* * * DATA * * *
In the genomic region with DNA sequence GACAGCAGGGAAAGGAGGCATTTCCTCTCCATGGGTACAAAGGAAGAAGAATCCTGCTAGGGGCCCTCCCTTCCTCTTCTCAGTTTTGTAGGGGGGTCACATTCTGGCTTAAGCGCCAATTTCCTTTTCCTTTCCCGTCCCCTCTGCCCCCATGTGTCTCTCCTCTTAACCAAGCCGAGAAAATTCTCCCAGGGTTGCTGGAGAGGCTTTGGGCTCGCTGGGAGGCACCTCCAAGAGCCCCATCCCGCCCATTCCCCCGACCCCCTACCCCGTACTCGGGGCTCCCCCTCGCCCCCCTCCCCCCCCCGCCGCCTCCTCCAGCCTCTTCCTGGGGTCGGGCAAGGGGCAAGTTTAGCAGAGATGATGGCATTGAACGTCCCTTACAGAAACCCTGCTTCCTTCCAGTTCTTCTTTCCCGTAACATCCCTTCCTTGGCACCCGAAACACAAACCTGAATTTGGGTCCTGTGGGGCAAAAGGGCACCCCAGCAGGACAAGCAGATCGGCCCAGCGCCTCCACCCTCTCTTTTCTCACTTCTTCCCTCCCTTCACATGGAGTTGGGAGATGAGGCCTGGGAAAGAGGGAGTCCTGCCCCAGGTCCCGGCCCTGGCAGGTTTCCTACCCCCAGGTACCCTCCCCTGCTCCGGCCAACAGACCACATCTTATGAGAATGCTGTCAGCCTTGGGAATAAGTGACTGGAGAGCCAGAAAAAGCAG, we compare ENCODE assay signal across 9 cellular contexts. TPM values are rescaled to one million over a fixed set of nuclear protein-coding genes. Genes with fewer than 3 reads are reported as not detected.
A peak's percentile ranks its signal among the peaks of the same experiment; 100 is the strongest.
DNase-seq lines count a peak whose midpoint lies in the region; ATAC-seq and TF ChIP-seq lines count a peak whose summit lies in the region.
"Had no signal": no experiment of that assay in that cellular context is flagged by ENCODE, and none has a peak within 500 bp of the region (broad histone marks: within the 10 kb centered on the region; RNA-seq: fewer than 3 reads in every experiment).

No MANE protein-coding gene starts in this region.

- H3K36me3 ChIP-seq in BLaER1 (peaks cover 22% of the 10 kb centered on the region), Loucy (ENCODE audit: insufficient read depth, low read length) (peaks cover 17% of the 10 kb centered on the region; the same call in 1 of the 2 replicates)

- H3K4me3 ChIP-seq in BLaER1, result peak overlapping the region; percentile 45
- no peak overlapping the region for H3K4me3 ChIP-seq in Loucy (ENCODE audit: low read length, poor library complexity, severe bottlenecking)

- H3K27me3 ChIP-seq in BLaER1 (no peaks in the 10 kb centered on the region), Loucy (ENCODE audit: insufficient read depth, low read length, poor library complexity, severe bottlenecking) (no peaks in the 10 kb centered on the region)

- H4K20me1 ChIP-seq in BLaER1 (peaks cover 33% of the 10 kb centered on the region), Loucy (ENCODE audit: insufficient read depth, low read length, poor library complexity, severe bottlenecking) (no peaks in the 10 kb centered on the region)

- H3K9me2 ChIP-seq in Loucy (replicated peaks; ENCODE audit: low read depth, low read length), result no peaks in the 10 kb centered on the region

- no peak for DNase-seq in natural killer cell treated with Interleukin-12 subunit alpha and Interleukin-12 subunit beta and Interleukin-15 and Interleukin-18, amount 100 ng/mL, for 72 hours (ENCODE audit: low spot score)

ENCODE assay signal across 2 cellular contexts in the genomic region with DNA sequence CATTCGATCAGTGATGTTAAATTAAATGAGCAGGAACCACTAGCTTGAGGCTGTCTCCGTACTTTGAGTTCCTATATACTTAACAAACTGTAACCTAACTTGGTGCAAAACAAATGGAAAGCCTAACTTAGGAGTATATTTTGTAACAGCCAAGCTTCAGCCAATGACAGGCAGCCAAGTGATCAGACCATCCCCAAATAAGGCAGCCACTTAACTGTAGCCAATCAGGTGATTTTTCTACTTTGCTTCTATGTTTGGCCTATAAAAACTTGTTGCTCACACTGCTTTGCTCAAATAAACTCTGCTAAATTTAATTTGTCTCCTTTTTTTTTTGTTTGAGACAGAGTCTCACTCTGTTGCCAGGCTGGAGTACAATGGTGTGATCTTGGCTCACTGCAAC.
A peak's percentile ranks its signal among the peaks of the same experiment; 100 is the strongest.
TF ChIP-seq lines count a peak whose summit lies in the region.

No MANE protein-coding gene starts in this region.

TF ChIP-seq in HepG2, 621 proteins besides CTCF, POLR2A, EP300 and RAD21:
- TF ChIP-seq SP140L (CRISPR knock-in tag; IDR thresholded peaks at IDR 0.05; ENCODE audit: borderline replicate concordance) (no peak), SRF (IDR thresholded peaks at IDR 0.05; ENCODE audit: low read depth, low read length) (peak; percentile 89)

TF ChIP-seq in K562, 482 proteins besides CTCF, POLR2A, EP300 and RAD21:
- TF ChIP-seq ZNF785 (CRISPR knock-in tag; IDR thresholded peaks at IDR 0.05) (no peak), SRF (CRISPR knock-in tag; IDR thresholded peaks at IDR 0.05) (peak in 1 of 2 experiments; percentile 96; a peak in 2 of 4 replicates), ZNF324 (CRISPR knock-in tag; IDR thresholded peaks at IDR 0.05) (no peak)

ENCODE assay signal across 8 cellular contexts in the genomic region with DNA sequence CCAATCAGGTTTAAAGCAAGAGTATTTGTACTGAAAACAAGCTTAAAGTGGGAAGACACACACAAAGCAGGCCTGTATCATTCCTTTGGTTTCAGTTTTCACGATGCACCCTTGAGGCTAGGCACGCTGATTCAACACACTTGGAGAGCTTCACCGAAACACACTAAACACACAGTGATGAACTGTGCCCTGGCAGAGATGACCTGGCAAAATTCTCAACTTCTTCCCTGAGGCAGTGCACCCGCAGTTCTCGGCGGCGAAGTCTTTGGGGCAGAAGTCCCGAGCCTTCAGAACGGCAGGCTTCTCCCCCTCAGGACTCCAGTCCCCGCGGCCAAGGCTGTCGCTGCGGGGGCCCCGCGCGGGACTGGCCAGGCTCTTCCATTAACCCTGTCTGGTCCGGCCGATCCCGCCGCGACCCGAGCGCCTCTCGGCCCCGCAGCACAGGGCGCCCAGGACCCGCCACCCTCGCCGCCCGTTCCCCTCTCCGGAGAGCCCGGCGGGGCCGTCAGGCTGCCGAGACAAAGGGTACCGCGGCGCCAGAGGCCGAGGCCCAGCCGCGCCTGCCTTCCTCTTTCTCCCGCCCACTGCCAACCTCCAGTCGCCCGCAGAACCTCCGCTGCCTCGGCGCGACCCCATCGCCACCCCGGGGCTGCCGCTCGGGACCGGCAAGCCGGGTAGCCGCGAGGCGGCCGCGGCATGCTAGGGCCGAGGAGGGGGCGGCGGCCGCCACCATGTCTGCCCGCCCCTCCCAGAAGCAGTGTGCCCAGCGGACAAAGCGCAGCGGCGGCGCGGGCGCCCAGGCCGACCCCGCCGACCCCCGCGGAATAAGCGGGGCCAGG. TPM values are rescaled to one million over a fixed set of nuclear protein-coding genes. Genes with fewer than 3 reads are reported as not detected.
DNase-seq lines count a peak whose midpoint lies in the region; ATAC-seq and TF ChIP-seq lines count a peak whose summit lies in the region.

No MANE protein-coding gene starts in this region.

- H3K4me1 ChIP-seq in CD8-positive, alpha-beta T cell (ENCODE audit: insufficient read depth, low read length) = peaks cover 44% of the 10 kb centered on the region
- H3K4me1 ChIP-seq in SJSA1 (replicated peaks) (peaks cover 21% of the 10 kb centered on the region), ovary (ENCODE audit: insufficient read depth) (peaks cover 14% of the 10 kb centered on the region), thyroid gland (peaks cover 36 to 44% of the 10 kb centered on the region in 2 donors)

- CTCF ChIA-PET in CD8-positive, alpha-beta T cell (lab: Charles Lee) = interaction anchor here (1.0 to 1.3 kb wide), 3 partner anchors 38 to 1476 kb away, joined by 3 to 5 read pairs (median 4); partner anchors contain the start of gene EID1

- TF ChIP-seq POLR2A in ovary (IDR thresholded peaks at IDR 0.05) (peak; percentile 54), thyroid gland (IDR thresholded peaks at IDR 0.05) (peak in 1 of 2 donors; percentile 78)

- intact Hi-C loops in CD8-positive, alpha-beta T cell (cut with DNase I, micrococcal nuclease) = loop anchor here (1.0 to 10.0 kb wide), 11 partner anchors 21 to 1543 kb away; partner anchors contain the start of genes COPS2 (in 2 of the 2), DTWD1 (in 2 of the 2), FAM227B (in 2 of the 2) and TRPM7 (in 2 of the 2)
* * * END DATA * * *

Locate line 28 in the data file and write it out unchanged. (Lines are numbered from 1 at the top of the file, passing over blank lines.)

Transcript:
- intact Hi-C loops in CD8-positive, alpha-beta T cell (cut with DNase I, micrococcal nuclease) = loop anchor here (1.0 to 10.0 kb wide), 11 partner anchors 21 to 1543 kb away; partner anchors contain the start of genes COPS2 (in 2 of the 2), DTWD1 (in 2 of the 2), FAM227B (in 2 of the 2) and TRPM7 (in 2 of the 2)